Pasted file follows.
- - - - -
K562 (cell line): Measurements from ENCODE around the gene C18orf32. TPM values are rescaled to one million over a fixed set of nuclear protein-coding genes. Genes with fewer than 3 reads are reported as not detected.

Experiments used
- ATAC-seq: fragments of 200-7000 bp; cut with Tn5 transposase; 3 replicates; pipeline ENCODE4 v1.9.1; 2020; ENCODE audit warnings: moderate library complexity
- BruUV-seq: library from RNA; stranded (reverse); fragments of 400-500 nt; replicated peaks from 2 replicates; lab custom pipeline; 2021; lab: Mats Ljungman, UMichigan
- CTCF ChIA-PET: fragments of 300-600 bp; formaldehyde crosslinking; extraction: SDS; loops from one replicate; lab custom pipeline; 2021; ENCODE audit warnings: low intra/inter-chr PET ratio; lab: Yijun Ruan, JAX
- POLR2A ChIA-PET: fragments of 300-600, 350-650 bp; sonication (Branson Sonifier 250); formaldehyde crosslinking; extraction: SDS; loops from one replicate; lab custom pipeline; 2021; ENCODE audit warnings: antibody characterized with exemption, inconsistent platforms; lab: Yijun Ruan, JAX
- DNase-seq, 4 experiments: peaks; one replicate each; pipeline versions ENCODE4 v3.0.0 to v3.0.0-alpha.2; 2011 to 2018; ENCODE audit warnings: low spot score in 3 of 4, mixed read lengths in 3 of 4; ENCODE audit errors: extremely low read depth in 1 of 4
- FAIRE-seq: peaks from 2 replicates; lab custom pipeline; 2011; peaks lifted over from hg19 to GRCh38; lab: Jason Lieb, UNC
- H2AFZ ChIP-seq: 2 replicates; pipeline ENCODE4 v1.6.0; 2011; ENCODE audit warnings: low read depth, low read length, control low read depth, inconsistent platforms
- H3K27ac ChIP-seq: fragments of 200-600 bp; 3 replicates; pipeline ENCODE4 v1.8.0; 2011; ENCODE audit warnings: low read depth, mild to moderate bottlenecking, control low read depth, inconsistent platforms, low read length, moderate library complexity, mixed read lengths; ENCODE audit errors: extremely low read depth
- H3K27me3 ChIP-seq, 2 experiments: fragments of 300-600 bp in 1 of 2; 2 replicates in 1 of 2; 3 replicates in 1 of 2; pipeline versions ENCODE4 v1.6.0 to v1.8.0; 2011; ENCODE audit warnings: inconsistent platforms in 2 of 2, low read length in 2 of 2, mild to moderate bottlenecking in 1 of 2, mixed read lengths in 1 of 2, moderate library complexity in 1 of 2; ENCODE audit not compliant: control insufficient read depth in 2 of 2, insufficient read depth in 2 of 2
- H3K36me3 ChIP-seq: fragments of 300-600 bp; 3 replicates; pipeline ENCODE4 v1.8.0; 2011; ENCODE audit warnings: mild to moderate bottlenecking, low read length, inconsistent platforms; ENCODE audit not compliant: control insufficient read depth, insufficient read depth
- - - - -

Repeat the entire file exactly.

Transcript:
K562 (cell line): Measurements from ENCODE around the gene C18orf32. TPM values are rescaled to one million over a fixed set of nuclear protein-coding genes. Genes with fewer than 3 reads are reported as not detected.

Experiments used
- ATAC-seq: fragments of 200-7000 bp; cut with Tn5 transposase; 3 replicates; pipeline ENCODE4 v1.9.1; 2020; ENCODE audit warnings: moderate library complexity
- BruUV-seq: library from RNA; stranded (reverse); fragments of 400-500 nt; replicated peaks from 2 replicates; lab custom pipeline; 2021; lab: Mats Ljungman, UMichigan
- CTCF ChIA-PET: fragments of 300-600 bp; formaldehyde crosslinking; extraction: SDS; loops from one replicate; lab custom pipeline; 2021; ENCODE audit warnings: low intra/inter-chr PET ratio; lab: Yijun Ruan, JAX
- POLR2A ChIA-PET: fragments of 300-600, 350-650 bp; sonication (Branson Sonifier 250); formaldehyde crosslinking; extraction: SDS; loops from one replicate; lab custom pipeline; 2021; ENCODE audit warnings: antibody characterized with exemption, inconsistent platforms; lab: Yijun Ruan, JAX
- DNase-seq, 4 experiments: peaks; one replicate each; pipeline versions ENCODE4 v3.0.0 to v3.0.0-alpha.2; 2011 to 2018; ENCODE audit warnings: low spot score in 3 of 4, mixed read lengths in 3 of 4; ENCODE audit errors: extremely low read depth in 1 of 4
- FAIRE-seq: peaks from 2 replicates; lab custom pipeline; 2011; peaks lifted over from hg19 to GRCh38; lab: Jason Lieb, UNC
- H2AFZ ChIP-seq: 2 replicates; pipeline ENCODE4 v1.6.0; 2011; ENCODE audit warnings: low read depth, low read length, control low read depth, inconsistent platforms
- H3K27ac ChIP-seq: fragments of 200-600 bp; 3 replicates; pipeline ENCODE4 v1.8.0; 2011; ENCODE audit warnings: low read depth, mild to moderate bottlenecking, control low read depth, inconsistent platforms, low read length, moderate library complexity, mixed read lengths; ENCODE audit errors: extremely low read depth
- H3K27me3 ChIP-seq, 2 experiments: fragments of 300-600 bp in 1 of 2; 2 replicates in 1 of 2; 3 replicates in 1 of 2; pipeline versions ENCODE4 v1.6.0 to v1.8.0; 2011; ENCODE audit warnings: inconsistent platforms in 2 of 2, low read length in 2 of 2, mild to moderate bottlenecking in 1 of 2, mixed read lengths in 1 of 2, moderate library complexity in 1 of 2; ENCODE audit not compliant: control insufficient read depth in 2 of 2, insufficient read depth in 2 of 2
- H3K36me3 ChIP-seq: fragments of 300-600 bp; 3 replicates; pipeline ENCODE4 v1.8.0; 2011; ENCODE audit warnings: mild to moderate bottlenecking, low read length, inconsistent platforms; ENCODE audit not compliant: control insufficient read depth, insufficient read depth